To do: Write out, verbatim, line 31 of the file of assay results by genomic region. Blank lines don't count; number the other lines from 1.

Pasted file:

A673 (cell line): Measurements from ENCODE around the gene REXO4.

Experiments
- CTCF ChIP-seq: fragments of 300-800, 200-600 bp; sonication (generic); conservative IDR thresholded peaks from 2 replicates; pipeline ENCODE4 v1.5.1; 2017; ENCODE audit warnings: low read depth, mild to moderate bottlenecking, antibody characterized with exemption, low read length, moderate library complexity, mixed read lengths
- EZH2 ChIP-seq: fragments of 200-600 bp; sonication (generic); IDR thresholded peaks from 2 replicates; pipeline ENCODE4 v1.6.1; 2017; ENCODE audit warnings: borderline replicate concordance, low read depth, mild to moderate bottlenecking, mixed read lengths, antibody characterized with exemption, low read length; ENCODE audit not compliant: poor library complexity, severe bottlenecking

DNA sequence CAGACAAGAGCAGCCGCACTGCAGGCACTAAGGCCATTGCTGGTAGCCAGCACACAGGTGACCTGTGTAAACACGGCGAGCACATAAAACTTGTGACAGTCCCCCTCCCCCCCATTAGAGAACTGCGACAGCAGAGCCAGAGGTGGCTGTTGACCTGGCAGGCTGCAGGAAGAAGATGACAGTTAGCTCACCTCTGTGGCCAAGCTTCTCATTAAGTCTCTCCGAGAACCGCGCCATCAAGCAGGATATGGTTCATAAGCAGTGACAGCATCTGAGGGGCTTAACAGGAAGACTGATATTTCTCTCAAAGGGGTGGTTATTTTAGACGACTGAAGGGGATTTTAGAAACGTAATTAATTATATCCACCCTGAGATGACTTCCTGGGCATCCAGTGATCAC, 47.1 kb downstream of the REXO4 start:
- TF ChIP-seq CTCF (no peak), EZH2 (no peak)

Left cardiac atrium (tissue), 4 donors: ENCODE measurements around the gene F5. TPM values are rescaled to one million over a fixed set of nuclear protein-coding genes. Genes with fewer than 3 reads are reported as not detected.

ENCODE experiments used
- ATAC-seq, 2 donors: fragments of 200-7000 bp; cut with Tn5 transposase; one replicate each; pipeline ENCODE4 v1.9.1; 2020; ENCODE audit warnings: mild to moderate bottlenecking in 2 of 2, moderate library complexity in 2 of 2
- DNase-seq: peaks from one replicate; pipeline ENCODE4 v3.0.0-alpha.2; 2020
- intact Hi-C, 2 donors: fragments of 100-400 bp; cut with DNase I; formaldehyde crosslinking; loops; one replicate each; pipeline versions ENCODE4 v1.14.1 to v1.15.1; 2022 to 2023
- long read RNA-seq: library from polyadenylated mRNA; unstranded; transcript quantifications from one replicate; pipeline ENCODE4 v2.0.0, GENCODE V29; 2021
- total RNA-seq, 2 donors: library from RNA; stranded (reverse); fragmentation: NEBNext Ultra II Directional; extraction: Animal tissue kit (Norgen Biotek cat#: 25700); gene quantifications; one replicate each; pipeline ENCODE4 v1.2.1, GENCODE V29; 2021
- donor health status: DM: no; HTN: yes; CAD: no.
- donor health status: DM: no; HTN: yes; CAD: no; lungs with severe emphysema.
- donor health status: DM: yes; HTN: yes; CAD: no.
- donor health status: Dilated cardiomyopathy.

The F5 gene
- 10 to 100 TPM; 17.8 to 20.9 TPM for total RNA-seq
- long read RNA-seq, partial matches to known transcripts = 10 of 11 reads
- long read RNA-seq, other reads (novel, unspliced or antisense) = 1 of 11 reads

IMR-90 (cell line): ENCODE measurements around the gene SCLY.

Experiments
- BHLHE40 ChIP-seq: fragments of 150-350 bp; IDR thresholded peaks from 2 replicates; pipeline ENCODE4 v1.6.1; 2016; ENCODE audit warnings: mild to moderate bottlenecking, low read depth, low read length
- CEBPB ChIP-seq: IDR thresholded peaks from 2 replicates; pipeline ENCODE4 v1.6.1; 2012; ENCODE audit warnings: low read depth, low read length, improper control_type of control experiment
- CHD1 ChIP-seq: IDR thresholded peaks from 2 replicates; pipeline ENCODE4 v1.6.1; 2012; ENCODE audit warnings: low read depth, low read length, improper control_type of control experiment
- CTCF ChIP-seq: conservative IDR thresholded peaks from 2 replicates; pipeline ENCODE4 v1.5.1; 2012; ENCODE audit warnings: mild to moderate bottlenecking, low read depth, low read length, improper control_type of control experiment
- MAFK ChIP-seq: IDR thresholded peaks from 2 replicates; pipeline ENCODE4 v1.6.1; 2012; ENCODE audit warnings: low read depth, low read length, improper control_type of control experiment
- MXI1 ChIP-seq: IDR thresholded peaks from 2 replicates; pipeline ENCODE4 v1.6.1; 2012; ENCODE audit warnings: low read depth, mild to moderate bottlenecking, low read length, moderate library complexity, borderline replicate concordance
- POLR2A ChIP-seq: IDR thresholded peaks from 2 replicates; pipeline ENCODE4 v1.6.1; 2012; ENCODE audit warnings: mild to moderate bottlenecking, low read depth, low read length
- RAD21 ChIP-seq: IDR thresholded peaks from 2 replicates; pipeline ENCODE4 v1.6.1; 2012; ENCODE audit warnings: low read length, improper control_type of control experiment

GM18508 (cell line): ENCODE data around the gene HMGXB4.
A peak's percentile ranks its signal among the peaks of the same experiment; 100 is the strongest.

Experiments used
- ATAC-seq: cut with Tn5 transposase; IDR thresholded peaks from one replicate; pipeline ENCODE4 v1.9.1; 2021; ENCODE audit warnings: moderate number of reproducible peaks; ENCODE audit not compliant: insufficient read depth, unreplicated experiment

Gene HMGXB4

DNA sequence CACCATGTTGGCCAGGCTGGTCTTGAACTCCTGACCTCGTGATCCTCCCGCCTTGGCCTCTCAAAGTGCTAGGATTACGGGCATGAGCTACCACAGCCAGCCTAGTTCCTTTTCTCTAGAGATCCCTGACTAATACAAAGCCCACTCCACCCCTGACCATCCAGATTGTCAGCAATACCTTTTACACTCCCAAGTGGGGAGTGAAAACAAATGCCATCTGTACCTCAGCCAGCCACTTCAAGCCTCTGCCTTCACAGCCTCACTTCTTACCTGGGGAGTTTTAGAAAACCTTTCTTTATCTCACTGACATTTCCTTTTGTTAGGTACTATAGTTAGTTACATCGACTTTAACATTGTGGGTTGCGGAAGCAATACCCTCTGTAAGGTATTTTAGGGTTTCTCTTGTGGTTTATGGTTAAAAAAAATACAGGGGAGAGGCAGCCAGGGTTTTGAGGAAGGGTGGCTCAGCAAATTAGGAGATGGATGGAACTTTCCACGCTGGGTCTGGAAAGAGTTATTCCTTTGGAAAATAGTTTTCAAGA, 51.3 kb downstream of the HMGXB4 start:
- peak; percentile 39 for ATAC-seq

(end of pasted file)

- RAD21 ChIP-seq: IDR thresholded peaks from 2 replicates; pipeline ENCODE4 v1.6.1; 2012; ENCODE audit warnings: low read length, improper control_type of control experiment